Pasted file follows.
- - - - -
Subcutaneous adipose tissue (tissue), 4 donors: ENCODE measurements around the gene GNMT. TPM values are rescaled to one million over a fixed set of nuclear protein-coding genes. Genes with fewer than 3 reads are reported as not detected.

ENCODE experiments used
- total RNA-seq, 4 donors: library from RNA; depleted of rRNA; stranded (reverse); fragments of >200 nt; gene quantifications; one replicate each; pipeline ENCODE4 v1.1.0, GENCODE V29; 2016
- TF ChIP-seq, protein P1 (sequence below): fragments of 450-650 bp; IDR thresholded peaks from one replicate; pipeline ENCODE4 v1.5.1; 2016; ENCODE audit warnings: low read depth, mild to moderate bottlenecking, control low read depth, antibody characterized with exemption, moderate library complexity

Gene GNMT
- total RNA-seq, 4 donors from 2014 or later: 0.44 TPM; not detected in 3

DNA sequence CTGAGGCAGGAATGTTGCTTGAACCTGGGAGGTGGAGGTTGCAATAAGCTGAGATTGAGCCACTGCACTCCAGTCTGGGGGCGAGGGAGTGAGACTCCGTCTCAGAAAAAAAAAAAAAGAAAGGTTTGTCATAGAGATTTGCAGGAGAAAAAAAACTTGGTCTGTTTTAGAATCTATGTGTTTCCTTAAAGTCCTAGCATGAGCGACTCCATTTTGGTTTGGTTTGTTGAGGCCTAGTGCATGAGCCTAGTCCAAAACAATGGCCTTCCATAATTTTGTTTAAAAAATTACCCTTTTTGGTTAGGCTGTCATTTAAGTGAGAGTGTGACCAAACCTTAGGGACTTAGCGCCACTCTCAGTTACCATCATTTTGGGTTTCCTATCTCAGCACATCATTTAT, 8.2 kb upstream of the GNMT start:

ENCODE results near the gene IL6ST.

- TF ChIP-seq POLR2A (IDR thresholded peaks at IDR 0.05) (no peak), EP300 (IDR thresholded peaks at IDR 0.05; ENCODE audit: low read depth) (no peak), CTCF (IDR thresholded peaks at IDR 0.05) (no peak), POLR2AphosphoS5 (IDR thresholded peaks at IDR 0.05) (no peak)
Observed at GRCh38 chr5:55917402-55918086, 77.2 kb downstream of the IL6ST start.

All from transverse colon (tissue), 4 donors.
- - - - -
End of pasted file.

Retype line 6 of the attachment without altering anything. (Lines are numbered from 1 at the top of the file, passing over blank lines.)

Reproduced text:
- total RNA-seq, 4 donors from 2014 or later: 0.44 TPM; not detected in 3